Fringe Food

Hunting for Ramsay on Laurier

  • Photo Credit: Josh Davidson

Years of scouring the city in the interest of ‘fringe food studies’ (Concordia’s next degree program, once I get my job as Dean of Arts & Sciences) has led me to believe that the juciest activities are more often than not found outside the establishments, in living rooms, alleys, and parks.

Furthermore—and I need not point this out to you Internet savvy readers—thanks to WordPress and Blogspot, every frustrated chef and food critic now enjoys a frighteningly simple platform upon which to disseminate their tiresome rants, made all the more cringeworthy by the accompanying, poorly shot iPhone photos of their latest foray to Toqué or Pied du Cochon.

I would love to say to them, “The world doesn’t need more food porn—especially the amateur stuff. No one gives a shit what you ate last night. Put away your iDevice and eat your meal, already!”

But I can’t. Because I have a dirty little secret: I’m one of the most cracked-out food blog junkies in town. In fact, I’ve probably read hundreds of them in the past few months alone, a symptom of: a) my passion for Montréal food or b) my destitute social life. What’s worse, now that I’ve written these words, I realize I’m even more pathetic than the food bloggers themselves, for I lack even the balls to comment, to take my own stance, however inane. Furthermore, without me, their lurking reader, the intricate circuit of amateur food porn production could never exist. I’m not only part of the problem, I am the problem .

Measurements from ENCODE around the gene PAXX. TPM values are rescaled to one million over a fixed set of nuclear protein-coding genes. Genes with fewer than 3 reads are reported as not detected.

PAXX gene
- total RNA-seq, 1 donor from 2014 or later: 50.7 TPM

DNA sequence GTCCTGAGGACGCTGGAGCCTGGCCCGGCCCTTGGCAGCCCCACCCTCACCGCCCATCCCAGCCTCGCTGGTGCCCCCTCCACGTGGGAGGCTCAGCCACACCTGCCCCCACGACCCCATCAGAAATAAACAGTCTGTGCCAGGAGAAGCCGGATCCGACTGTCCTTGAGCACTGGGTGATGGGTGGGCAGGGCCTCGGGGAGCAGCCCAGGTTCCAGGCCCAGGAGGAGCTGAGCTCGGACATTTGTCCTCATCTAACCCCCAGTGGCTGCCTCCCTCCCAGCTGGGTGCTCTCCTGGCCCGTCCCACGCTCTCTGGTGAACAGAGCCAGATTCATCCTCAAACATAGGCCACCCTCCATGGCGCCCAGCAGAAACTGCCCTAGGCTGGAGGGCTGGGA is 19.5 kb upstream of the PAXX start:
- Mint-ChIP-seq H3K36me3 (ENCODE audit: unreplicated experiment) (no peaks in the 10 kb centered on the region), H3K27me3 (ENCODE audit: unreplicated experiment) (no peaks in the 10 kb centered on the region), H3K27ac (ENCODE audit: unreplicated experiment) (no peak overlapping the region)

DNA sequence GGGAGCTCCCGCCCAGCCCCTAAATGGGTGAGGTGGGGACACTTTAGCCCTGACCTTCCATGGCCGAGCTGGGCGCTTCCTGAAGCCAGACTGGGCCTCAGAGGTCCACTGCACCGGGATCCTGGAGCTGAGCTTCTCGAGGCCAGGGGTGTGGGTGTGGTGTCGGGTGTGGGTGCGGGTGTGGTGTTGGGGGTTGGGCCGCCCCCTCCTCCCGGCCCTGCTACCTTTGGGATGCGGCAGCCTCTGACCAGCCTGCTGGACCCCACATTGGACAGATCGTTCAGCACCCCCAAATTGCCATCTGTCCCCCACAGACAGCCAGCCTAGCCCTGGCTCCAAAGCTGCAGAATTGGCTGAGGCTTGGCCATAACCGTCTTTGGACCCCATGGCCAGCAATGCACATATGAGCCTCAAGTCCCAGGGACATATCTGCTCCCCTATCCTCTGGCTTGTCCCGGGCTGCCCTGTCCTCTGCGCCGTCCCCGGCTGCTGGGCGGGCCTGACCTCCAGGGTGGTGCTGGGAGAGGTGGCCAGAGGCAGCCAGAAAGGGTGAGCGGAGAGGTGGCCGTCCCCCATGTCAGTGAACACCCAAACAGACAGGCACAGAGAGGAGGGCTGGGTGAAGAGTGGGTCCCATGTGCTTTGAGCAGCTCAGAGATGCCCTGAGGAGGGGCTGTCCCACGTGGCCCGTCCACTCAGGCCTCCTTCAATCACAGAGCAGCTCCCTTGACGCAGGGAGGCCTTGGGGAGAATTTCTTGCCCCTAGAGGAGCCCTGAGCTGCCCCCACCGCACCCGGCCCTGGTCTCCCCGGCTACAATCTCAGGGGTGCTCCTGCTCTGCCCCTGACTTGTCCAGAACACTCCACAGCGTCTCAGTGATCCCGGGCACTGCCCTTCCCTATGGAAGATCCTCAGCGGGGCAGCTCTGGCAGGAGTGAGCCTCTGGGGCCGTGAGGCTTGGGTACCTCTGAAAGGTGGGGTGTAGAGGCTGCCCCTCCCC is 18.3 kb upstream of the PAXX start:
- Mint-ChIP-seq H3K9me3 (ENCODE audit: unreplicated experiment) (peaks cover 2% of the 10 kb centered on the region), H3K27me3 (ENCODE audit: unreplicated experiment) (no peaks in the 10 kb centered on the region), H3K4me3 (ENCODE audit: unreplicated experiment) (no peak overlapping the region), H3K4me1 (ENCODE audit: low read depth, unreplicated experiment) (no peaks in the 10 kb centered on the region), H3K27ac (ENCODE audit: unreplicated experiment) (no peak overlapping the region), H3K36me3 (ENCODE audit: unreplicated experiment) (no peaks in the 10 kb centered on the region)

So when Gordon Ramsay decided to open up in town, I could not resist scouring the blogs to eat vicariously through their authors. “Juicy and tasty,” said one. “My dinner experience did not disappoint,” quipped another.

So why even bother to try it myself? Well, two reasons. First, my self-proclaimed mission has been to explore alternative food spaces, and some playful semantics would allow me to argue that there’s no bigger ‘alternative’ to an old-school québécois rôtisserie joint than the flashy gourmet empire of Mr. Ramsay—the biggest restauranteur alive, and likely the most celebrated.

But in the spirit of full disclosure of this week’s column, I’ll admit to the real reason for breaking my own rule: I am a closet Ramsay fan.

‘Fan’ is actually a diplomatic word; ‘stalker’ would be the one used by several of my more forthright friends. I’ve watched and rewatched every episode of “Kitchen Nightmares” ever made, and I even – for some mysterious reason – force myself to sit through the rest of his débris: from “Hell’s Kitchen” to “Masterchef” to the “F-Word.” I lined up for an hour in the rain to see him on August 10. I follow his tweets religiously. I even memorized the menu of his first Canadian locale: Le Laurier Gordon Ramsay.

So a recent visit to latter began as a simple personal homage—one I never thought I’d publicize. But what resulted was, in the words of Mr. Ramsay himself, so ‘shocking’ that I decided it warranted a good ol’ fashioned resto review. So this week’s article is about alternative spaces: it uses the Laurier Gordon Ramsay as an effigy, an effigy for all that is wrong with the restaurant world, a place from which to remind us of the necessity of the the unorthodox, surprising, and grassroots culinary spaces in this city.